Antony Blinken Defends Iran Nuclear Deal to a Skeptical Israel

Antony Blinken Defends Iran Nuclear Deal to a Skeptical Israel

Israel has criticized the deal, which provides sanctions relief for Iran without accounting for its support of terror groups.

Secretary of State Antony Blinken visited Jerusalem over the weekend for discussions with his Israeli counterpart, foreign minister Yair Lapid, on America’s looming reimplementation of its nuclear agreement with Iran. Many in Tel Aviv have opposed a potential deal with Iran because of its provision of sanctions relief to Tehran.

While negotiations between Iran and the “P5+1” nations, including the United States, are still ongoing in Vienna, they are expected to pave the way for Iran’s return to the “Joint Comprehensive Plan of Action,” or JCPOA. That deal was originally negotiated in 2015; it temporarily exchanged Iran’s capacity to enrich uranium for an end to most international sanctions. Critics in Israel, including then-prime minister Benjamin Netanyahu, opposed the deal because it did not address Iran’s other outstanding issues with the West, including its advanced ballistic missile program and its material and financial support for Tehran-allied foreign militia groups such as Hezbollah in Lebanon.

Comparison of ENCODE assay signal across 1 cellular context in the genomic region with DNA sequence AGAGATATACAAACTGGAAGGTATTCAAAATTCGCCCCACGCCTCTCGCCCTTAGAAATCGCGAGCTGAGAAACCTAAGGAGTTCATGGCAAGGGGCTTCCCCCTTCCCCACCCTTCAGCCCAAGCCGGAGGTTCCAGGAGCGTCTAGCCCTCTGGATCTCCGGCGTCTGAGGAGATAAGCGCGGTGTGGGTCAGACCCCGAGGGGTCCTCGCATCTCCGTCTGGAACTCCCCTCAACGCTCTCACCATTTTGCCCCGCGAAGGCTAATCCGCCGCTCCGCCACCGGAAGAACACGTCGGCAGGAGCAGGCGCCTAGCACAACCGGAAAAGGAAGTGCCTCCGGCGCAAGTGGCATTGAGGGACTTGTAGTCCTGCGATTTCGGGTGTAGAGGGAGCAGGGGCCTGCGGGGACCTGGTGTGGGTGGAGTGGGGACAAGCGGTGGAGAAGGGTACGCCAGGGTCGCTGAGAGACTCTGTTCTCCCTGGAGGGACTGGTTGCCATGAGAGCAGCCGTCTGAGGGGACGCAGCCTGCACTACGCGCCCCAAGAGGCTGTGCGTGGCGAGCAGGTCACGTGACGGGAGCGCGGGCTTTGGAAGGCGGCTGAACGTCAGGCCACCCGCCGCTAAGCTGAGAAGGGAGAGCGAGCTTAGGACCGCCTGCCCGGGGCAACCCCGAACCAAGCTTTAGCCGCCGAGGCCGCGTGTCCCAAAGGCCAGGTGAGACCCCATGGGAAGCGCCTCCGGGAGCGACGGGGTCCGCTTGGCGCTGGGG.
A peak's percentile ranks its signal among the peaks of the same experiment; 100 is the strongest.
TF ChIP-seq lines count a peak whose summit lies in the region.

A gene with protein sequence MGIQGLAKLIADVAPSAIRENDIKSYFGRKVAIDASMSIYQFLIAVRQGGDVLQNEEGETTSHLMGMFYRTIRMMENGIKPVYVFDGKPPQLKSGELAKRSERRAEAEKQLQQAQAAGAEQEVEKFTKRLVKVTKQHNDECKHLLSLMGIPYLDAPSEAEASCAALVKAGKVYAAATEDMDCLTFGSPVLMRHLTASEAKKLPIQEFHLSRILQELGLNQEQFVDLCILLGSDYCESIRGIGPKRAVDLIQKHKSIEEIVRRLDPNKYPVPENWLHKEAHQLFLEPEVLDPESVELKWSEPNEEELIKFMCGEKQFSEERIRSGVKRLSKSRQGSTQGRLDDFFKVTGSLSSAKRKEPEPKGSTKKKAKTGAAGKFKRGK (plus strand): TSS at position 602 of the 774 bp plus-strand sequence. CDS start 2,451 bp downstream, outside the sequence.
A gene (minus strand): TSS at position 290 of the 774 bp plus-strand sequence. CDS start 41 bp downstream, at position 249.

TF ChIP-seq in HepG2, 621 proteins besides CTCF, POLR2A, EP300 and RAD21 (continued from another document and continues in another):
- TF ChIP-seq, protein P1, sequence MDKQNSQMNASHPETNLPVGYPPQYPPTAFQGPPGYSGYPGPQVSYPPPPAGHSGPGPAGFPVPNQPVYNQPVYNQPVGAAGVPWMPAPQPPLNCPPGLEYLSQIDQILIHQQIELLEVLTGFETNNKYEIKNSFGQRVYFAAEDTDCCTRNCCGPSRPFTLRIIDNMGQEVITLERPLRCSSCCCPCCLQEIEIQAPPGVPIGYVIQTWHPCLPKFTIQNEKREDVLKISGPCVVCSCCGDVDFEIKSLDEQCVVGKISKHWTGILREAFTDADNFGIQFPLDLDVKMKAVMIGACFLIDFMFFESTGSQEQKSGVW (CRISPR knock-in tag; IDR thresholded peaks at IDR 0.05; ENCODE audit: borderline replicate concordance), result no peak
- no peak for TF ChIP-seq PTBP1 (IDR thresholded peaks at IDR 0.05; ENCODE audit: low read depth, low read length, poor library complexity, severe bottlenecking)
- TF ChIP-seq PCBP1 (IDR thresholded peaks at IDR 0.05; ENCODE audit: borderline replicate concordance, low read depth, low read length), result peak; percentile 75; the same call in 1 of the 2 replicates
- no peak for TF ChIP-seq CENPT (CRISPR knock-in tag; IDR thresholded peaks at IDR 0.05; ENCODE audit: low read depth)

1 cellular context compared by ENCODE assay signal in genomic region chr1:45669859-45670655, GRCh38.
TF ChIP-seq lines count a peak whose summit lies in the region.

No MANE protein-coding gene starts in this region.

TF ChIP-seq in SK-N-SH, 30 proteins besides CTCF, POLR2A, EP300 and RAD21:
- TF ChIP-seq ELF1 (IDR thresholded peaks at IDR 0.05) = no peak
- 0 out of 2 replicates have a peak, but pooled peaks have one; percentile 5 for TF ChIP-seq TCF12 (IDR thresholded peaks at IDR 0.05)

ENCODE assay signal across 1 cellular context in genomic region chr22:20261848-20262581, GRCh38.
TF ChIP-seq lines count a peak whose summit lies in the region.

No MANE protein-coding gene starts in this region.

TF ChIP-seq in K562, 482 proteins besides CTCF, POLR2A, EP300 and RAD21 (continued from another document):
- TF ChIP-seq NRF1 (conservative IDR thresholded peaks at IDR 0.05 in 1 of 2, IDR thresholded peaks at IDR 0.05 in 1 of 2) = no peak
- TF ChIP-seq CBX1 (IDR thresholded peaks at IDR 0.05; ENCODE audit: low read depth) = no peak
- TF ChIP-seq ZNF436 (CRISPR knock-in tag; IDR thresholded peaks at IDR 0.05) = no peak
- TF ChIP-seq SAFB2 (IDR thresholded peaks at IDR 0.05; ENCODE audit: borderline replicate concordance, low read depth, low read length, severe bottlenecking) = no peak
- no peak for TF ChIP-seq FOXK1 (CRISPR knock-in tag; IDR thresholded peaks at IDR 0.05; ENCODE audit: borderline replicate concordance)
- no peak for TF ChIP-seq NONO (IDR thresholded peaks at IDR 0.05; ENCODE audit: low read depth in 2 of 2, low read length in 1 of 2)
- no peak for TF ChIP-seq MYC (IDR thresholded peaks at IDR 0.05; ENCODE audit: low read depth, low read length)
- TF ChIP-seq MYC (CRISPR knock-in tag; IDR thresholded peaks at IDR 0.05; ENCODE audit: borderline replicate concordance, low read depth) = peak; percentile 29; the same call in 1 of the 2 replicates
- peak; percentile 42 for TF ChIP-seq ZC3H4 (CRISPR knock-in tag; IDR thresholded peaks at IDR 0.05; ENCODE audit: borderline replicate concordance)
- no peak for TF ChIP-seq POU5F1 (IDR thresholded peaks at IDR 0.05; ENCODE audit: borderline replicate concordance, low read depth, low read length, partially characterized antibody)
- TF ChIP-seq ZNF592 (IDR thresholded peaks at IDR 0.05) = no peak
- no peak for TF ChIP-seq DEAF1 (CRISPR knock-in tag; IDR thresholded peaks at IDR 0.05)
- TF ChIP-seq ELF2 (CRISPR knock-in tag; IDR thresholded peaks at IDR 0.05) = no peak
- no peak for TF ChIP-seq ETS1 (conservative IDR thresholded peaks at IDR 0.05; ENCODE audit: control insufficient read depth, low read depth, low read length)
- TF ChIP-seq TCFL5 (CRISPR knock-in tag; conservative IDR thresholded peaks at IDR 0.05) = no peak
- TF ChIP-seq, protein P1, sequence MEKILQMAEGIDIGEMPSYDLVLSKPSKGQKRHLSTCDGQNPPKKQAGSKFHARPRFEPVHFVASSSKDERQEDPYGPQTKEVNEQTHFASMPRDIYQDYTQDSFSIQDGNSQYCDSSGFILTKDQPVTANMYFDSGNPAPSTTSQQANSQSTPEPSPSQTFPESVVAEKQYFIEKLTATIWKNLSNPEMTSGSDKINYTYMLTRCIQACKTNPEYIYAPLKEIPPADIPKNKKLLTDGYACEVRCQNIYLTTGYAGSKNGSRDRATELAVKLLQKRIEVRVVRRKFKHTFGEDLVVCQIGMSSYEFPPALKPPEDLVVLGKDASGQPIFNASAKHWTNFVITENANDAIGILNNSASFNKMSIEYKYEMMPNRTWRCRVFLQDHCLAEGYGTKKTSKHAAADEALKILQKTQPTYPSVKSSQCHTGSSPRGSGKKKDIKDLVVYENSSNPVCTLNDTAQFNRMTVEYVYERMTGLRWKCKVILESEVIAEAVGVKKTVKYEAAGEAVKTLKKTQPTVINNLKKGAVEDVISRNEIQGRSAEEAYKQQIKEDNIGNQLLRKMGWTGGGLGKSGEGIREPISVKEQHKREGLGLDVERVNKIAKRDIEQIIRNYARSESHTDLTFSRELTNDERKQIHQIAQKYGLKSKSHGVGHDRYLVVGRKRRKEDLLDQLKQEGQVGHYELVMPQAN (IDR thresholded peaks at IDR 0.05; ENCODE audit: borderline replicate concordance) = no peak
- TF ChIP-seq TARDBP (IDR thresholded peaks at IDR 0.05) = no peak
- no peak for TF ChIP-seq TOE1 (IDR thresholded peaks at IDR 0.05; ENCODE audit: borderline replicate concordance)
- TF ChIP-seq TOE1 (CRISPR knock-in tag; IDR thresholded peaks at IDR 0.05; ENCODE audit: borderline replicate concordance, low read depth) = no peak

While Netanyahu has been replaced in office by former protege Naftali Bennett, the new prime minister has echoed Israel’s previous complaints. During negotiations in Vienna, Bennett repeatedly argued that Tel Aviv was “not bound” by the nuclear deal—effectively meaning that it would continue to hinder Iran’s nuclear program and regional activities through other means, regardless of the outcome of the talks.

In his meeting with Blinken, Lapid also criticized the agreement for potentially resulting in the removal of the Islamic Revolutionary Guard Corps, or IRGC, from the U.S. list of terror organizations, where it was placed by then-President Donald Trump in 2019. It is unclear whether this de-listing will occur under the upcoming agreement or not.

Bilnken acknowledged to reporters at the meeting that the United States and Israel had “disagreements” about the accord, but insisted that its re-implementation was “the best way to put Iran’s program back in the box that it was in” prior to the withdrawal of the United States in 2018. Supporters of a deal with Iran have argued that Tehran is certain to acquire nuclear weapons without a diplomatic bargain, and such a bargain would inevitably require concessions such as sanctions relief in return for Iran’s willing suspension of nuclear enrichment.

During his visit to Jerusalem, Blinken also met with the foreign ministers of the United Arab Emirates, Bahrain, Morocco, and Egypt. All four of those Arab countries have recognized Israel. The UAE and Bahrain established relations with Tel Aviv after the August 2020 “Abraham Accords,” which were mediated by the United States and signed at the White House. Israel and the four Arab nations are scheduled to hold a summit in the Negev Desert later in the week.

Trevor Filseth is a current and foreign affairs writer for The National Interest.

Image: Reuters.